A Conversation about Tablescaping for Dummies

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Today I’m thrilled to share a conversation about tablescaping with my niece, Jessie Weaver. Music Man and I just spent a wonderful long weekend in Chattanooga visiting family, as well as doing some touring in Atlanta. I enjoyed helping Jessie prepare for a party, and afterwards, Jessie wrote this guest post about her experiences, entitling it “Tablescaping for Dummies.”  I beg to differ. The blessing of creating a tablescape is that there are no wrong ways — or dumb ways — to do it. There is just YOUR way. And that’s what happened last weekend.

Jessie: When you are a self-confessed imbecile when it comes to home design, it’s a little intimidating to have your aunt, who blogs about tablescapes, come visit while you’re preparing to throw a dinner party. Really, though, it was a great blessing. The Expert went through my cabinets and drawers, helping me throw together a fantastic tablescape using only what I had.

Jennie: Jessie is a busy mom of three young children and had volunteered to host an engagement party for her sister and her fiancé. While I’m not really an expert at tablescaping, I was happy to help her pull together a setting for her party that could be accomplished with her existing tableware and would not add to her prep work. The only things she bought in advance were the daffodils.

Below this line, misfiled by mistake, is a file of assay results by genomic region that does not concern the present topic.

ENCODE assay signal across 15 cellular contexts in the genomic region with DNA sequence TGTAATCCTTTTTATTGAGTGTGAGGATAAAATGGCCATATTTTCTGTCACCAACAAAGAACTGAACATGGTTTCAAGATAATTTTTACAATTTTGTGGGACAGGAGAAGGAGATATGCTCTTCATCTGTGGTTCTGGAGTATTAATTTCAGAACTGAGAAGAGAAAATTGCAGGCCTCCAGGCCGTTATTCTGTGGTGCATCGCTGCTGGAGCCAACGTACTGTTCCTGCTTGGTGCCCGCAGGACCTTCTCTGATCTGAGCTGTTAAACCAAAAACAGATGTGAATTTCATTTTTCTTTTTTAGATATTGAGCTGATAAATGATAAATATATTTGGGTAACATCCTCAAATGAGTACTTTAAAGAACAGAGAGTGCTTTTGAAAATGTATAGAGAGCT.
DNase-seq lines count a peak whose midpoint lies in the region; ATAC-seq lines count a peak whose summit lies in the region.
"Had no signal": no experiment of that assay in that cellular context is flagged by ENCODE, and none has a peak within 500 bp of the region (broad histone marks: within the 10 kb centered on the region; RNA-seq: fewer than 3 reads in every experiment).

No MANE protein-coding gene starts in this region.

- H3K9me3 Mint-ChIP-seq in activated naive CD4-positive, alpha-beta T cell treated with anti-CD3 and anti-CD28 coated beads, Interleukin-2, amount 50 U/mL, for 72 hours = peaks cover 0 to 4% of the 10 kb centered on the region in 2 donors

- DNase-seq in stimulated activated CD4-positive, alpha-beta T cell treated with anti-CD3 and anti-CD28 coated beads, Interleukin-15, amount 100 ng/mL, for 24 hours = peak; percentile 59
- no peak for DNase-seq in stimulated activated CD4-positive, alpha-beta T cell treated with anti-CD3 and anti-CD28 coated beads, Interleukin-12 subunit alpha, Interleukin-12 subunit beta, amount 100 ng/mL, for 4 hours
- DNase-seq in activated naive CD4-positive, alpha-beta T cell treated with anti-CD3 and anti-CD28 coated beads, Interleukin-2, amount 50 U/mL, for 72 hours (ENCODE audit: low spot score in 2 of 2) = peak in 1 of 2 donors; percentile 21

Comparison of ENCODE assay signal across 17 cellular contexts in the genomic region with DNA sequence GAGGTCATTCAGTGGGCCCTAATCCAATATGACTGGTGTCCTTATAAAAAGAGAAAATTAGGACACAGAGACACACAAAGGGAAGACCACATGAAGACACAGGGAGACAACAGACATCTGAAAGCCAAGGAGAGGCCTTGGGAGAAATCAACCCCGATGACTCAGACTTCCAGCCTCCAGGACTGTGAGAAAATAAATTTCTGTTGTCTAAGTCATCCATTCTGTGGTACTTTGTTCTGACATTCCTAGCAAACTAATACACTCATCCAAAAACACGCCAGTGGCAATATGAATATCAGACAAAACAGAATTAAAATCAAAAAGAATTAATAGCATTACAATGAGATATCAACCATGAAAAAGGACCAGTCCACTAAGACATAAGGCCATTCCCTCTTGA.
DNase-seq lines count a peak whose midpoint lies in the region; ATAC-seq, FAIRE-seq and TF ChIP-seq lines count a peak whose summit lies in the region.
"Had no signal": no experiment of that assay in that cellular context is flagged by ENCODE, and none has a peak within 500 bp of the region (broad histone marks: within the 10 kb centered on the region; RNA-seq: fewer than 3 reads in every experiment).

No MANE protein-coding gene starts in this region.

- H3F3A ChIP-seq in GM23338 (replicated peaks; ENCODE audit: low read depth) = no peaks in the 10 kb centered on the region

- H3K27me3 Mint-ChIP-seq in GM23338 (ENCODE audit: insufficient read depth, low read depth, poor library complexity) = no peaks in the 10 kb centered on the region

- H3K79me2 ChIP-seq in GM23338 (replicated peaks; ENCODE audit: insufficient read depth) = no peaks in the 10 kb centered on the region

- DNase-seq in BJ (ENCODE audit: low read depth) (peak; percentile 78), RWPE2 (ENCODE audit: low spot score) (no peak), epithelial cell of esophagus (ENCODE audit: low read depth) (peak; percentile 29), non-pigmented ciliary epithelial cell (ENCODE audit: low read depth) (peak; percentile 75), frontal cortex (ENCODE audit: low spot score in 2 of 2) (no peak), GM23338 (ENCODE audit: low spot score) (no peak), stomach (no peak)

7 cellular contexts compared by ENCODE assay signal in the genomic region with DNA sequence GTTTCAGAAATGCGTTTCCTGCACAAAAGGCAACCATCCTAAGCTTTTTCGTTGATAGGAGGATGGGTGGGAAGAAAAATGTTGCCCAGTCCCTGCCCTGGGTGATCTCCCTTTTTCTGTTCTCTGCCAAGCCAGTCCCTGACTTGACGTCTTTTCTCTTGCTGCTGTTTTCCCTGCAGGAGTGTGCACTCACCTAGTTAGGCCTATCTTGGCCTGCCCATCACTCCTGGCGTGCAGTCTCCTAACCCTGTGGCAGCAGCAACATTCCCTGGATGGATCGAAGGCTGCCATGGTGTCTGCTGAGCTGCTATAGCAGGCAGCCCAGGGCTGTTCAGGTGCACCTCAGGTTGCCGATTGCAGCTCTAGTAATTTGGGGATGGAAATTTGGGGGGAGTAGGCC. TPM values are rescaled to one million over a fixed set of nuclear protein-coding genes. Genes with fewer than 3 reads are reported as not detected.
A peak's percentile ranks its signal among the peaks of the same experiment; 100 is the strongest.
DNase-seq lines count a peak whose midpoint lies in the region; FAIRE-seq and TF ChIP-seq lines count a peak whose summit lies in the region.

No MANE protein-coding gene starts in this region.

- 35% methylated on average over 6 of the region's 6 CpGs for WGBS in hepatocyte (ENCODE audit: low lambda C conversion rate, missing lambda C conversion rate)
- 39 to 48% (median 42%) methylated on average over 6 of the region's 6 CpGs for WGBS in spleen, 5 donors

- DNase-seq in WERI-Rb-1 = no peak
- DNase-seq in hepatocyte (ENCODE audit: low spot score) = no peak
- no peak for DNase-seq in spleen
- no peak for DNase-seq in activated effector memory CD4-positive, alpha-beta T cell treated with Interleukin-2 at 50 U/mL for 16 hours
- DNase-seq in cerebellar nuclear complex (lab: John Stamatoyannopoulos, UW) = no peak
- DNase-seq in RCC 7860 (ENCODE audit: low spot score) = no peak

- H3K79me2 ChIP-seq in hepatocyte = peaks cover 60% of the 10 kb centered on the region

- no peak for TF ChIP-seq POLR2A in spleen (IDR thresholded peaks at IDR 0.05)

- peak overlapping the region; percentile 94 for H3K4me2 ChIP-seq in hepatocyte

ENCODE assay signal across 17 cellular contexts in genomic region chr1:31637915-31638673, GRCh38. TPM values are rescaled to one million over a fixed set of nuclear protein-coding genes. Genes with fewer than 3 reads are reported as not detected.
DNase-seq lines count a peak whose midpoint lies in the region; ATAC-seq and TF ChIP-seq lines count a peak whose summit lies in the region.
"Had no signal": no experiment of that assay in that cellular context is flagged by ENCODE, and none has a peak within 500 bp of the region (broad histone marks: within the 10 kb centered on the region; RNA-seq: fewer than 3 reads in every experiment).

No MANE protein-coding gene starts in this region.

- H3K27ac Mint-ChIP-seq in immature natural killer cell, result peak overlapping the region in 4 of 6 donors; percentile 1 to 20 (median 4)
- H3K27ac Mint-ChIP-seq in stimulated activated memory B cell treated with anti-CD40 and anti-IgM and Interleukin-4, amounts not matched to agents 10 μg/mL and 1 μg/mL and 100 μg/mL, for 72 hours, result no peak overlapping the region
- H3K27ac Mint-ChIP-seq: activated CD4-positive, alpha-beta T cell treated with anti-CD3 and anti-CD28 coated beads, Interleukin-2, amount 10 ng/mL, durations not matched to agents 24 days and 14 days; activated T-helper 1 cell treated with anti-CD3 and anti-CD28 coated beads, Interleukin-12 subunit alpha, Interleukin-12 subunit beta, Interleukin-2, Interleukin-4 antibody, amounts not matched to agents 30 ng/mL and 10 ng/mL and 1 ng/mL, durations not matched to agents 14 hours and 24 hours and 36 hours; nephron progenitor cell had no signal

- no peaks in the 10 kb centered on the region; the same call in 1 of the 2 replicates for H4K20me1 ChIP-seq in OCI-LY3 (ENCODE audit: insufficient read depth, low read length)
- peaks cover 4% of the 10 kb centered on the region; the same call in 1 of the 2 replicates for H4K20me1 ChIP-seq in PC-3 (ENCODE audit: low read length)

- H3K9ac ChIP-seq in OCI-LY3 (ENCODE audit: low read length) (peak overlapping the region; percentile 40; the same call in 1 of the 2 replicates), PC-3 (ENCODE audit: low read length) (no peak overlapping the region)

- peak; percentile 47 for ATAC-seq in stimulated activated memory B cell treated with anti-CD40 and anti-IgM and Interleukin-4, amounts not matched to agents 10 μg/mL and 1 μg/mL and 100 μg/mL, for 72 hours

Jessie: Here’s what I learned.

blue and yellow tablescape

Jessie: I didn’t have more than eight of any placemat and was having a party for ten adults. Jennie chose these two styles of placemats that both had dark blue, and so I mixed them. I used a mix of navy and gray cloth napkins from my stash as well.

Jennie: Mixing and matching materials in the same colorways is a staple of tablescaping. According to the research I found while researching my Downton Abbey tablescape post, mixing china patterns was also considered a sign of one’s wealth and prosperity. Jessie had a lot of blue, grey, and brown in her stash which worked perfectly for her tablescape. The table in the conference room where she hosted the party was well-used, but offered the perfect background color for Jessie’s linens.


Jessie: My starting place was the burlap ribbon and daffodils. Jennie went nuts over the dough bowl I have, which accented the rustic burlap but had a hint of shine. The big wooden salad bowl also worked together with this theme. Golden delicious apples brought in more yellow.

dough bowl with golden apples daffodils

Jennie: Jessie has beautiful formal china and flatware, which she used in this tablescape to play off the rustic elements of the dough bowl, burlap, and Ball jars holding the daffodils.


Jessie: Jennie reminded me to look for a color scheme (blue and yellow) and to incorporate shine, texture, rustic, and elegant aspects. For a Tablescaping Dummy, I think this party table turned out awesome! I am looking forward to going through my other linens and decor items to see what can go together for a lovely dining area.

Jennie: I enjoyed working with Jessie to create an easy, stress-free tablescape that she can recreate again and again. She chose daffodils as an homage to spring, but the same setting could be used with other flowers in other seasons. The apples in the dough bowl can also be replaced by decorative wicker balls or with Christmas ornaments. The elements of shine, texture, rustic, and elegance combined with a seasonal color are the hallmarks of an interesting tablescape.

Jessie Weaver